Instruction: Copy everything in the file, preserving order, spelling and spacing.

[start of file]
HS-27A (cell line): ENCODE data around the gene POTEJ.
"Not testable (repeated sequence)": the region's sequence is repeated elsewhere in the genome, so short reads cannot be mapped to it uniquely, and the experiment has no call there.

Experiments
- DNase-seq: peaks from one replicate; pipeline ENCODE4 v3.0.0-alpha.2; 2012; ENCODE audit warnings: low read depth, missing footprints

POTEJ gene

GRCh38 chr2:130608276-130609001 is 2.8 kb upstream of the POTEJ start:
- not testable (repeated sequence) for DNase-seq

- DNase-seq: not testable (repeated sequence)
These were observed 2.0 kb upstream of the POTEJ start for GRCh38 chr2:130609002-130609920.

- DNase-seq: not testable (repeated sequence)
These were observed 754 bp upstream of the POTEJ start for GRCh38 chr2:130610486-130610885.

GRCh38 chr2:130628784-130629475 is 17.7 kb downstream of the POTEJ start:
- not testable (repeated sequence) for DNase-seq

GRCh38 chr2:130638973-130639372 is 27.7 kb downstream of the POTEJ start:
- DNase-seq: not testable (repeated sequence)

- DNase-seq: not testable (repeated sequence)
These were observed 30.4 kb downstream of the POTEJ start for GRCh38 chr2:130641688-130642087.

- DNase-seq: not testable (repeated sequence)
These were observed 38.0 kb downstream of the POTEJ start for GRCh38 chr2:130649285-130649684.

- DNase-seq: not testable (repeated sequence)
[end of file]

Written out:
HS-27A (cell line): ENCODE data around the gene POTEJ.
"Not testable (repeated sequence)": the region's sequence is repeated elsewhere in the genome, so short reads cannot be mapped to it uniquely, and the experiment has no call there.

Experiments
- DNase-seq: peaks from one replicate; pipeline ENCODE4 v3.0.0-alpha.2; 2012; ENCODE audit warnings: low read depth, missing footprints

POTEJ gene

GRCh38 chr2:130608276-130609001 is 2.8 kb upstream of the POTEJ start:
- not testable (repeated sequence) for DNase-seq

- DNase-seq: not testable (repeated sequence)
These were observed 2.0 kb upstream of the POTEJ start for GRCh38 chr2:130609002-130609920.

- DNase-seq: not testable (repeated sequence)
These were observed 754 bp upstream of the POTEJ start for GRCh38 chr2:130610486-130610885.

GRCh38 chr2:130628784-130629475 is 17.7 kb downstream of the POTEJ start:
- not testable (repeated sequence) for DNase-seq

GRCh38 chr2:130638973-130639372 is 27.7 kb downstream of the POTEJ start:
- DNase-seq: not testable (repeated sequence)

- DNase-seq: not testable (repeated sequence)
These were observed 30.4 kb downstream of the POTEJ start for GRCh38 chr2:130641688-130642087.

- DNase-seq: not testable (repeated sequence)
These were observed 38.0 kb downstream of the POTEJ start for GRCh38 chr2:130649285-130649684.

- DNase-seq: not testable (repeated sequence)